• Implementing consistent and universal mental health screening and assessment. The Web-Based Screening and Assessment for Trauma and Resilience (WEBSTR) is an online screening and assessment system that will be available to foster care and mental health agencies – it will allow staff to track changes in an individual’s progress over time and agencies to see aggregate-level data, and facilitate information-sharing between foster care and mental health staff, which will improve communication and inform case planning on both ends. We are using the Pediatric Symptom Checklist (PSC) to capture general mental health symptoms and the Child Stress Disorders Checklist (CSDC) to capture trauma-related exposure and symptoms.
  • Providing integrated, trauma-focused mental health treatment. Trauma Systems Therapy (TST) is a comprehensive method for assessing and treating children with traumatic stress. TST addresses both a child’s ability to regulate his or her emotional states when triggered by reminders or stressors, and the social environment’s ability to protect the child from these reminders/stressors and/or help the child to regulate his or her emotions in the face of them. It is also critical that the trauma-related needs of other stakeholders – including caretakers and staff – are addressed as part of service provision. Trauma Systems Therapy is a phase-based model that is delivered through multi-disciplinary teams, which helps ensure that services are coordinated and information is shared among providers.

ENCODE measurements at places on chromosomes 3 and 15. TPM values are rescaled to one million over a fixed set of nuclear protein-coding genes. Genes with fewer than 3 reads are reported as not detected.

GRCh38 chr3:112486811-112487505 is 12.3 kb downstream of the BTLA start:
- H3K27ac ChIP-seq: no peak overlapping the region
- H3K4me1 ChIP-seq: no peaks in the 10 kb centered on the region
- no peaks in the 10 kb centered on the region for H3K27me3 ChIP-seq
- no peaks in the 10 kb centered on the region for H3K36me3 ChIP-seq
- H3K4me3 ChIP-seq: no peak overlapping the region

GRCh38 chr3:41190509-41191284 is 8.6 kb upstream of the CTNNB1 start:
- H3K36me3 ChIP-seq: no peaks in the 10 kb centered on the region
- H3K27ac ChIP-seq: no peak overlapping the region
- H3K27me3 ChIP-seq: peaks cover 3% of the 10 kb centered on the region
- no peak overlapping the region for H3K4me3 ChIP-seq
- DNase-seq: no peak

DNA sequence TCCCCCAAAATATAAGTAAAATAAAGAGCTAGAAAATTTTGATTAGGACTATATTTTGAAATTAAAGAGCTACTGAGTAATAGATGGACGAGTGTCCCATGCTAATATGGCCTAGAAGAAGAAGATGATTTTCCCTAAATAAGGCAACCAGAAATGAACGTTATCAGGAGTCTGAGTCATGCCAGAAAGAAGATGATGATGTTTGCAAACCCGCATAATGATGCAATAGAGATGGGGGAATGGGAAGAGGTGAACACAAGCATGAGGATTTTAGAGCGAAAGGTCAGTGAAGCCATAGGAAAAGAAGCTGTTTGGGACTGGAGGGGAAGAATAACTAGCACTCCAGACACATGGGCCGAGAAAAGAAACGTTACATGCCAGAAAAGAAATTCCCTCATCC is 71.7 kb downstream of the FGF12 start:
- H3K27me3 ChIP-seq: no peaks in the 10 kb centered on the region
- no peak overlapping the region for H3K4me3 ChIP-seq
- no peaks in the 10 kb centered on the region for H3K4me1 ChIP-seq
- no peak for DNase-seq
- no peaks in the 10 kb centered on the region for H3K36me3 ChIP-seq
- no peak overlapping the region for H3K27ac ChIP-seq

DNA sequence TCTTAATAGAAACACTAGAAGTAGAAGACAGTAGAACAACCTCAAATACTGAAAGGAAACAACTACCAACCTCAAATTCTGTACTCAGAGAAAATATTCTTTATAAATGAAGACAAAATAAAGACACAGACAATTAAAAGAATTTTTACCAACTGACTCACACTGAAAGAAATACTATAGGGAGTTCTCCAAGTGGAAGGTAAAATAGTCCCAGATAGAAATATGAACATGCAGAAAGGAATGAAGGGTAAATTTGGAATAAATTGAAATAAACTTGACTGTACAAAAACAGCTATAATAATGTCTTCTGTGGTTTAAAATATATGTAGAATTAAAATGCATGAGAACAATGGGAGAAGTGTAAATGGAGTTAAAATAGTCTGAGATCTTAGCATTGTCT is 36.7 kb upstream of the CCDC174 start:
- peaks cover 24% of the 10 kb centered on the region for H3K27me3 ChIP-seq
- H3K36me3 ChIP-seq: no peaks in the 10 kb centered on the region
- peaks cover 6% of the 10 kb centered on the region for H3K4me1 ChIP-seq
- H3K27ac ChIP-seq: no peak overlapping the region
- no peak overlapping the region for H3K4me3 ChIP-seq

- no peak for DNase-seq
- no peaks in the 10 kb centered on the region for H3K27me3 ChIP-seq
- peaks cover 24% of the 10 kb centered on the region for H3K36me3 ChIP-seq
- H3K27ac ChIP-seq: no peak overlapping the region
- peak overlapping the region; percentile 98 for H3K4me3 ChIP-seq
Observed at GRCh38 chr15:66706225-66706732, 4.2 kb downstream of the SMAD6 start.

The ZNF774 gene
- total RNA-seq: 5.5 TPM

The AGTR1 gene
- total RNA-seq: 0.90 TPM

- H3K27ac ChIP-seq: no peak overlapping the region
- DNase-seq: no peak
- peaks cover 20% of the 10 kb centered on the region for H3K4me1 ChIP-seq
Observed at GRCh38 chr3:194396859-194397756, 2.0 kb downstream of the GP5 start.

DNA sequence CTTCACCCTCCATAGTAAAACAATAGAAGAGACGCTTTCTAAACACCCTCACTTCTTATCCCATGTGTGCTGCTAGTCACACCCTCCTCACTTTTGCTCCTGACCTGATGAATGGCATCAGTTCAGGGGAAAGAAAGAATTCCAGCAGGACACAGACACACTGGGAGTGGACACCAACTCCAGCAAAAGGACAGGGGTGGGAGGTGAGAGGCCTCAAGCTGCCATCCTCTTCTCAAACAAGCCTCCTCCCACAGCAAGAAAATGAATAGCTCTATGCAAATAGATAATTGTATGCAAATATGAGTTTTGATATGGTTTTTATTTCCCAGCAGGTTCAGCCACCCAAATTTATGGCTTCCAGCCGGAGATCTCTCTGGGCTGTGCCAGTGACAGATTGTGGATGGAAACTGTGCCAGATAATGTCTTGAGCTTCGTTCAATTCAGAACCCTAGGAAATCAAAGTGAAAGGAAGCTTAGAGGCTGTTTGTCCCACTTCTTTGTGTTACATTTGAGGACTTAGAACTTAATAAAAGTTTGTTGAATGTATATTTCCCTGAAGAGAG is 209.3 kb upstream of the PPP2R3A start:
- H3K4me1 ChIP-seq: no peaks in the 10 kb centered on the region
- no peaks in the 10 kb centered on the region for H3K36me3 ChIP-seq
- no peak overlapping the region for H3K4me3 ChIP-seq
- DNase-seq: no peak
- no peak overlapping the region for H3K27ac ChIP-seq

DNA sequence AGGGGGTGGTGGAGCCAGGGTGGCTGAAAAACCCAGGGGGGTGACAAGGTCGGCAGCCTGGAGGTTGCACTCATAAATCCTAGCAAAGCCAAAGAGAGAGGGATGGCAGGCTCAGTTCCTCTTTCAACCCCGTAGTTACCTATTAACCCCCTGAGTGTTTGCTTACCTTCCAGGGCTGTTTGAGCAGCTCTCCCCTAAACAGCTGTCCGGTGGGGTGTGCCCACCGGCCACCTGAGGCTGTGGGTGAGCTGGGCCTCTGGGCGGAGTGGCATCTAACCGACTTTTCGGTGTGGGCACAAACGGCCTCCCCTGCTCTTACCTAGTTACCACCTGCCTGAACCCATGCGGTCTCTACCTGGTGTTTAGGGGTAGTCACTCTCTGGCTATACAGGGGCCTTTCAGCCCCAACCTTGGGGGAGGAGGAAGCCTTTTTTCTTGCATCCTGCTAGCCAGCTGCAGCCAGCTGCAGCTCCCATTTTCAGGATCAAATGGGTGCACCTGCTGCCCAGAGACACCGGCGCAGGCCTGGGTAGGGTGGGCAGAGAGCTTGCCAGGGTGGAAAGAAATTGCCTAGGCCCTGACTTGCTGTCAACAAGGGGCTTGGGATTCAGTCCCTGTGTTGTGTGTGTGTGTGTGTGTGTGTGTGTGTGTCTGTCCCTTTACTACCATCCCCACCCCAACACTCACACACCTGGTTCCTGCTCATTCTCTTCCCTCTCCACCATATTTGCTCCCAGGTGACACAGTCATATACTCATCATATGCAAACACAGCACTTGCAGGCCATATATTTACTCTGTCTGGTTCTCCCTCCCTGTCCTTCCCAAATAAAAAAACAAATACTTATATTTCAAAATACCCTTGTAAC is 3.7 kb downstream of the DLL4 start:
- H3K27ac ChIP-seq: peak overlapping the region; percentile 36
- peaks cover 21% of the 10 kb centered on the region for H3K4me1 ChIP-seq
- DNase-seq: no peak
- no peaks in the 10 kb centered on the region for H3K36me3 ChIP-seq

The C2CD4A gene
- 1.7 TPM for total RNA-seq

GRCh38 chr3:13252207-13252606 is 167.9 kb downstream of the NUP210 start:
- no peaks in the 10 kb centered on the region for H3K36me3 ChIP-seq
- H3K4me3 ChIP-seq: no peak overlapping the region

• Monitoring the use of psychotropic medication. Children in foster care are more likely to be prescribed psychotropic medication than other children receiving Medicaid-funded services, which is an area of broad-based concern. As part of our work we will develop mechanisms for better tracking the use of psychotropic medication and gather information about whether trauma-focused interventions can decrease the use of such medications.
  • Ensuring youth and family involvement in service development and delivery. Practice or service changes will only be effective if they meet the needs of children and families. We are working with our partners to ensure that youth and family members are included in as many of our project activities as possible, during the planning process, in training and when services are being implemented and evaluated.
  • Evaluating outcomes for individual children and the effectiveness of our system change process. Our evaluation work includes both an implementation study, which will allow us to examine the process of implementing the Atlas Project’s various components and learn about which strategies were most effective, and an outcome study, which will allow us to look at improvements in children’s mental health and child welfare outcomes. We will also be looking at cost data, and conducting smaller studies on certain program elements.